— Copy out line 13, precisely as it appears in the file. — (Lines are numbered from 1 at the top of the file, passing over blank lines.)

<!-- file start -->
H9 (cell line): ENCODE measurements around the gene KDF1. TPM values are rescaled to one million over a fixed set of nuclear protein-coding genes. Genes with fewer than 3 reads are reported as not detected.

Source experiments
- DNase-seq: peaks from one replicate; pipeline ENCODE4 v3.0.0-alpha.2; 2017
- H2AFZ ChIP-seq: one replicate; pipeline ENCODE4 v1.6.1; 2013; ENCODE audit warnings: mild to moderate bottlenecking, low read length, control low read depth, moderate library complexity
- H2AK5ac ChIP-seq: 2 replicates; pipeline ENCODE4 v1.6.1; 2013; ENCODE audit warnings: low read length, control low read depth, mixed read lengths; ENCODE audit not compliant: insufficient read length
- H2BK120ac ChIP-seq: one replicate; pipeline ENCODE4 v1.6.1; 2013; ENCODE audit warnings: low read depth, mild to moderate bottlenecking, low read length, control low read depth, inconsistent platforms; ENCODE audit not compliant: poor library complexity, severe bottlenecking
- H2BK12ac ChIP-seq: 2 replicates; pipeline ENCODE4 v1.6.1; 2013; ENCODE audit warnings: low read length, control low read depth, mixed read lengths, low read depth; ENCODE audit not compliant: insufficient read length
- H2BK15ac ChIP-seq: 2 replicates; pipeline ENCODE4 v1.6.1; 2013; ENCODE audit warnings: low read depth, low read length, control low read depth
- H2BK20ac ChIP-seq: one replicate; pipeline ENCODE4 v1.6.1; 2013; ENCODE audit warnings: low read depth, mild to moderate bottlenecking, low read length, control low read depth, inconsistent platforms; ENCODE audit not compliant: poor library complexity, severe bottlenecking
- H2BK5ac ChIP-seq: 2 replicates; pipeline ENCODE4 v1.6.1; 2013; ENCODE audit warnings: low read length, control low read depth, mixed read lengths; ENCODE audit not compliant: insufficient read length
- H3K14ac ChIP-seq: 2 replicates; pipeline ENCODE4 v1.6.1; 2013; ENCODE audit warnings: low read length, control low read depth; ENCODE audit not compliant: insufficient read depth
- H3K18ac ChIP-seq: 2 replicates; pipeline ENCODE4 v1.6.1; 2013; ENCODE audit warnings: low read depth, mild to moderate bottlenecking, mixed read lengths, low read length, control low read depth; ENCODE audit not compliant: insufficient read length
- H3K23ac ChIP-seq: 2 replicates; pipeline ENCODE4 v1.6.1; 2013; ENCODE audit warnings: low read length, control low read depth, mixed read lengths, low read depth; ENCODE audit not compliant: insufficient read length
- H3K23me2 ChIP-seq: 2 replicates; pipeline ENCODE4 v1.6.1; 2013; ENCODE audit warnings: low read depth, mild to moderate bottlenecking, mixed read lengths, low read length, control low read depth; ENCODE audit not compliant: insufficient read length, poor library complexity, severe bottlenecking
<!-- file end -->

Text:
- H3K23ac ChIP-seq: 2 replicates; pipeline ENCODE4 v1.6.1; 2013; ENCODE audit warnings: low read length, control low read depth, mixed read lengths, low read depth; ENCODE audit not compliant: insufficient read length